GMO Myths & Truths

by Michael Antoniou, Claire Robinson and John Fagan

Myth: GM foods are strictly regulated for safety.

Truth: GM food regulation in most countries varies from non-existent to weak.

“Monsanto should not have to vouchsafe the safety of biotech food. Our interest is in selling as much of it as possible. Assuring its safety is the FDA’s job.” – Philip Angell, Monsanto’s director of corporate communications (the FDA is the US government’s Food and Drug Administration, responsible for food safety).

“Ultimately, it is the food producer who is responsible for assuring safety.” – US Food and Drug Administration (FDA)

“It is not foreseen that EFSA carry out such [safety] studies as the onus is on the [GM industry] applicant to demonstrate the safety of the GM product in question.” – European Food Safety Authority (EFSA)

Industry and some government sources claim that GM foods are strictly regulated. But GM food regulatory systems worldwide vary from voluntary industry self-regulation (in the US) to weak (in Europe). None are adequate to protect consumers’ health.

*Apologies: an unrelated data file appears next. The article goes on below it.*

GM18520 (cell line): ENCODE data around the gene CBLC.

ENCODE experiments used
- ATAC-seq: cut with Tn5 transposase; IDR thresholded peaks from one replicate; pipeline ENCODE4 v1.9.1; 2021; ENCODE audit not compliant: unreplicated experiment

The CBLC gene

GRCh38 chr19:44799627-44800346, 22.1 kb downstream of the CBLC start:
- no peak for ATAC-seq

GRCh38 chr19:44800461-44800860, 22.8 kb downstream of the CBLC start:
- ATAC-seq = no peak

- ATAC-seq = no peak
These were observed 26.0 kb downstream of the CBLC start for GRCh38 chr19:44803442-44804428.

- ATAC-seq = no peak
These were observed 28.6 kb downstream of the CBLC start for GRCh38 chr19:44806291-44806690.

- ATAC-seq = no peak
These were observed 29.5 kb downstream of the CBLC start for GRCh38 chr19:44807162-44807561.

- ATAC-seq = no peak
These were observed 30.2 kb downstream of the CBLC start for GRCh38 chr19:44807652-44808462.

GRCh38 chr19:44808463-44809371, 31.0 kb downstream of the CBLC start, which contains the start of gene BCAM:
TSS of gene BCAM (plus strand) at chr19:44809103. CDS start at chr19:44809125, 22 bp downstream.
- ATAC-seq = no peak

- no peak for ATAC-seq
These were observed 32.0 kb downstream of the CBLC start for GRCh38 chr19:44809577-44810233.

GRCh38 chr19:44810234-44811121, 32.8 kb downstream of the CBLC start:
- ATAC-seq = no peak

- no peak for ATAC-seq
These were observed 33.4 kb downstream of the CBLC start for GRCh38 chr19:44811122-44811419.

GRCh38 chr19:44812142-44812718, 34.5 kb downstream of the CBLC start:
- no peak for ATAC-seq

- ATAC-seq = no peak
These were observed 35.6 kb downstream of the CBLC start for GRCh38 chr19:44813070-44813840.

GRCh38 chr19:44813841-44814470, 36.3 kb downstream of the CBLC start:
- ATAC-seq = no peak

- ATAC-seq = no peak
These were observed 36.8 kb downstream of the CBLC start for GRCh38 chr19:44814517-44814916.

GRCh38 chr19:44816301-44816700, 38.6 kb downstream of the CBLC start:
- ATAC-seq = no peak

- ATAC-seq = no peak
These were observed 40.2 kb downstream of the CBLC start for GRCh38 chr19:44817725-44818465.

The sham of substantial equivalence

“The concept of substantial equivalence has never been properly defined; the degree of difference between a natural food and its GM alternative before its ‘substance’ ceases to be acceptably ‘equivalent’ is not defined anywhere, nor has an exact definition been agreed by legislators. It is exactly this vagueness that makes the concept useful to industry but unacceptable to the consumer… “Substantial equivalence is a pseudo-scientific concept because it is a commercial and political judgment masquerading as if it were scientific. It is, moreover, inherently anti-scientific because it was created primarily to provide an excuse for not requiring biochemical or toxicological tests.” – Millstone E, Brunner E, Mayer S. Beyond “substantial equivalence”. Nature. 1999; 401(6753): 525–526.

The US FDA’s approach to assessing the safety of GM crops and foods is based on the concept of substantial equivalence, which was first put forward by the Organisation for Economic Cooperation and Development (OECD), a body dedicated not to protecting public health but to facilitating international trade.

Substantial equivalence assumes that if a GMO contains similar amounts of a few basic components such as protein, fat, and carbohydrate as its non-GM counterpart, then the GMO is substantially equivalent to the non-GMO and no compulsory safety testing is required. Claims of substantial equivalence for GM foods are widely criticized as unscientific by Independent researchers.

A useful analogy is that of a BSE-infected cow and a healthy cow. They are substantially equivalent to one another, in that their chemical composition is the same. The only difference is in the shape of a minor component of a protein (prion), a difference that would not be picked up by a substantial equivalence assessment. Yet few would claim that eating a BSE-infected cow is as safe as eating a healthy cow.